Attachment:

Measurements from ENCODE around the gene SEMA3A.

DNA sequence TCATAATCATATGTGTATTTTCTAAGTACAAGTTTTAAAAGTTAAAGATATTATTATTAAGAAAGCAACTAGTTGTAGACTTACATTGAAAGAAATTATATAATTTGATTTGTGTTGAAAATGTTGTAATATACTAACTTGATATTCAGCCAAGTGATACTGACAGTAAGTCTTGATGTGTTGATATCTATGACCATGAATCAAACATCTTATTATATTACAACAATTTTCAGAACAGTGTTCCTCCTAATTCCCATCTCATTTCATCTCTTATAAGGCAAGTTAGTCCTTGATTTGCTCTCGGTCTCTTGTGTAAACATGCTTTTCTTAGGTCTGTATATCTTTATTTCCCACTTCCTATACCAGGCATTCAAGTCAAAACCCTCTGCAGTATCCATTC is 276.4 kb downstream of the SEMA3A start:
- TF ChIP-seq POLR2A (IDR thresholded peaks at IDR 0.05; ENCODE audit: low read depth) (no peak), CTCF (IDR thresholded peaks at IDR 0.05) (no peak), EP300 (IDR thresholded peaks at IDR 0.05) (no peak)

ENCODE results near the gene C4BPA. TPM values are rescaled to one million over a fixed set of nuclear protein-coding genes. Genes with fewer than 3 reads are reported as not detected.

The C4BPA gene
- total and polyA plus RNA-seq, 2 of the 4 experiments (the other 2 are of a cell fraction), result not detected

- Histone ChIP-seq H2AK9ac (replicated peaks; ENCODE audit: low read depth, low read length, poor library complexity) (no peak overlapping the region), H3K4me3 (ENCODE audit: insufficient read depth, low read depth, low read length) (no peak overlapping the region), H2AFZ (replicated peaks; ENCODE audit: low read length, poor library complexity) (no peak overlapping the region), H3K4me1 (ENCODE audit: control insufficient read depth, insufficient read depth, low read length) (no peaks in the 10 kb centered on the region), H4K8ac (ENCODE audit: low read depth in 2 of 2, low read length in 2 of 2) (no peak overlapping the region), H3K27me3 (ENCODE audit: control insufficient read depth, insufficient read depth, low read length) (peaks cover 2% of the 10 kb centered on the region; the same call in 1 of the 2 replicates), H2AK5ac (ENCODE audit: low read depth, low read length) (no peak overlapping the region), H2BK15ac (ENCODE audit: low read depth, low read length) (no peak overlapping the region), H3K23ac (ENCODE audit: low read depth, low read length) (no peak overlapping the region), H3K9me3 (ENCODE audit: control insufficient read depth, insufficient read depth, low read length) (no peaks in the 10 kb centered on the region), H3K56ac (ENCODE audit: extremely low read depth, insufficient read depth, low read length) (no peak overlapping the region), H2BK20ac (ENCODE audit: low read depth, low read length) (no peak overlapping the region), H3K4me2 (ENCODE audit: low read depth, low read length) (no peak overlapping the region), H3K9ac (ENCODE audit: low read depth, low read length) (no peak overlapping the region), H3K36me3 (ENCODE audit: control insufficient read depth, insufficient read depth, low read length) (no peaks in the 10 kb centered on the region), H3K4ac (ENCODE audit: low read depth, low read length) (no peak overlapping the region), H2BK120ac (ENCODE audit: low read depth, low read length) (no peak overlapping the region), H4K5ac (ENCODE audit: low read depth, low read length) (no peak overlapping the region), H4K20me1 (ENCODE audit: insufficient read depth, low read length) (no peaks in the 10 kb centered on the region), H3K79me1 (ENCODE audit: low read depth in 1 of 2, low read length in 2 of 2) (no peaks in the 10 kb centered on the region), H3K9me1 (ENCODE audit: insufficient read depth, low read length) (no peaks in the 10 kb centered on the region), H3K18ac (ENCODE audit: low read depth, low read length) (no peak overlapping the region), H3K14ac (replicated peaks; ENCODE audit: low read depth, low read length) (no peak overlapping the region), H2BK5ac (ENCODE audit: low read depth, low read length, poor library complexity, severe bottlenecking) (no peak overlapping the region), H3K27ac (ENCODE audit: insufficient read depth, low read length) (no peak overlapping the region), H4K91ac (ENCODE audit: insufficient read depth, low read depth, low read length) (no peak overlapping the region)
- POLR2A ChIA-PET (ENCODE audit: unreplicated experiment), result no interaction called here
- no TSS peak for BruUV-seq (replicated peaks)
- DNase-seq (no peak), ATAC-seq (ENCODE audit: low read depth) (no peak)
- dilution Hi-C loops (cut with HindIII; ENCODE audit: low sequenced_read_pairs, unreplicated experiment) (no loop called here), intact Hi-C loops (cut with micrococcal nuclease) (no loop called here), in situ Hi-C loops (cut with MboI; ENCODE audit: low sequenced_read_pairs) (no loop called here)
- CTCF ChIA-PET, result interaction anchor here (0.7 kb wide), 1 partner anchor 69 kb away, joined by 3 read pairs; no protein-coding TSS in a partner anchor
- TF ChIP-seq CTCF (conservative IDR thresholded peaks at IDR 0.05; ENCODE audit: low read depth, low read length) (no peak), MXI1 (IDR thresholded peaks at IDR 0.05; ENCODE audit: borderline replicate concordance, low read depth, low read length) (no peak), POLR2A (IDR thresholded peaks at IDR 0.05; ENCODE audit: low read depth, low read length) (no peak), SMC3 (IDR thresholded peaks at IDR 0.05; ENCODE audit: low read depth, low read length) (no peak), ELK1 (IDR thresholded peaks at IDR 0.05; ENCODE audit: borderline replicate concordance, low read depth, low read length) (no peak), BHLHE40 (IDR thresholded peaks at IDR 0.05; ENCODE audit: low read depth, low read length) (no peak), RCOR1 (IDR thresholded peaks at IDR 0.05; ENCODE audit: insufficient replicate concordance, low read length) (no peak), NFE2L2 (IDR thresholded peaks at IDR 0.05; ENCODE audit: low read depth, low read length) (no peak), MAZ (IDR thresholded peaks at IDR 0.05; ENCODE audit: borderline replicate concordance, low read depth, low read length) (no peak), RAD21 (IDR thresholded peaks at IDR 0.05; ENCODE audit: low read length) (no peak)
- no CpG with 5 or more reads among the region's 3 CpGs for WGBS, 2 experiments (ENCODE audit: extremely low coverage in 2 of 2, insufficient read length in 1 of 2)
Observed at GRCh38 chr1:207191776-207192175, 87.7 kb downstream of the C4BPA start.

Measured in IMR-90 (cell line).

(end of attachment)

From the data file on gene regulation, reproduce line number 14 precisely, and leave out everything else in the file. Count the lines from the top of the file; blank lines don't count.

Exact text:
- no CpG with 5 or more reads among the region's 3 CpGs for WGBS, 2 experiments (ENCODE audit: extremely low coverage in 2 of 2, insufficient read length in 1 of 2)